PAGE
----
SIM Hijacking And How Does It Work?

SIM Hijacking And How Does It Work

SIM hijacking, SIM swapping, or SIM splitting refers to a type of fraud where hackers can take control of a victim’s phone number by getting the cell phone carrier to transfer the number onto a SIM card that the hackers control. 

The fraud typically starts with the hackers gathering personal details about the target from data breaches, social media, or other sources. They were armed with information like full name, date of birth, address, account numbers, etc. The hackers then contact the target’s cell provider, impersonate the victim, and convince the mobile carrier to swap the SIM card associated with the victim’s phone number over to a SIM card in the hacker’s possession. 

Once this SIM swap has occurred, all calls and text messages intended for the victim’s phone will be routed by the carrier to the hacker’s device instead. This allows the fraudsters to intercept one-time passwords or authentication codes sent via SMS or calls, which can then be used to access the victim’s online accounts, including email, social media, cryptocurrency exchange accounts, or bank accounts.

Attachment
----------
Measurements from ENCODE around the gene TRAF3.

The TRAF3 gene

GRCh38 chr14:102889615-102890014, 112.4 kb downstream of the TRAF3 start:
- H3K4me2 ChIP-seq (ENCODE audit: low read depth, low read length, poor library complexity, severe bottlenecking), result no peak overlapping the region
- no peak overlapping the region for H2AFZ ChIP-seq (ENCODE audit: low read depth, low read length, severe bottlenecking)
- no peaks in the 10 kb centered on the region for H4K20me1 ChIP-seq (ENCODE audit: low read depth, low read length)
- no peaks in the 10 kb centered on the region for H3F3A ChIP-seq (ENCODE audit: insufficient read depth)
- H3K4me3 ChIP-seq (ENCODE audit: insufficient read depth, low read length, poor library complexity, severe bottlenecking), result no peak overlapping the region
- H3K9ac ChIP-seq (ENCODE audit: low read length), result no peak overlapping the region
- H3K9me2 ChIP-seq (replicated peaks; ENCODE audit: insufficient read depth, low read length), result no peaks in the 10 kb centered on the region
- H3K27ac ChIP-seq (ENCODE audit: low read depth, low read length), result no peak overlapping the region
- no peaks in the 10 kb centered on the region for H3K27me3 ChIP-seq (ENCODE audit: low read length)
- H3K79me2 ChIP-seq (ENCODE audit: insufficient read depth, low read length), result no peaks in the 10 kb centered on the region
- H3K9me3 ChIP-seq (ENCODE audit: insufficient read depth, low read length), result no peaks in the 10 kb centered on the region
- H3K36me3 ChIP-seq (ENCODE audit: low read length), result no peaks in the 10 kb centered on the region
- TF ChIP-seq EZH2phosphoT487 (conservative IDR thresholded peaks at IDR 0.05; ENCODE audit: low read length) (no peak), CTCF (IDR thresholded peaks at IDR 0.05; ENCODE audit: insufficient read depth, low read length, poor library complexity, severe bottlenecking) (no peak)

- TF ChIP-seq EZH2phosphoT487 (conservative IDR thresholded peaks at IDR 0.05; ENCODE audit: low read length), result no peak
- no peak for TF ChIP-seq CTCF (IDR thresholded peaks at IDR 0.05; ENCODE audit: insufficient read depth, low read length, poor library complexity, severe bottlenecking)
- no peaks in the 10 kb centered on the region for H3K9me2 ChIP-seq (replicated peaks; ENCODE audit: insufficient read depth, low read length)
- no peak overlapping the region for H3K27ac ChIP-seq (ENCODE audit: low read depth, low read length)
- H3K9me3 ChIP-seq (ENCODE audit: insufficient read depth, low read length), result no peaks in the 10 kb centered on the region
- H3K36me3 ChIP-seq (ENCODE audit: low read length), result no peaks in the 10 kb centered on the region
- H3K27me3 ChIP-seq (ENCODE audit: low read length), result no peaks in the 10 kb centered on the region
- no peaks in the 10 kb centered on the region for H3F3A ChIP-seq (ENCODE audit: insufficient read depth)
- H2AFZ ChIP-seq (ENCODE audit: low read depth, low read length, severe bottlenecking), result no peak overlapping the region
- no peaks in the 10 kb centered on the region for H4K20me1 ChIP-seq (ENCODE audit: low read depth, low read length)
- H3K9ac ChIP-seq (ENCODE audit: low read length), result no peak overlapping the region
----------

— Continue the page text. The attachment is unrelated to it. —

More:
The end goal of SIM hijacking is usually for the attackers to gain control of high-value accounts to steal funds, hijack social media profiles, or sell rare/desirable usernames. The attack exploits the widespread use of SMS-based two-factor authentication by intercepting the one-time codes needed to log into accounts.

To guard against SIM hijacking, users can contact their carriers to set up account passwords and SIM swap authorization PINs. Enabling alternative 2FA options beyond just SMS messages, being cautious of phishing attempts, and limiting personal info shared online can also reduce the risk of being targeted.

Key Points To Protect Your Device From These Threats

Key Points To Protect Your Device From These Threats

The following are some key ways businesses can protect against SIM hijacking/swapping attacks: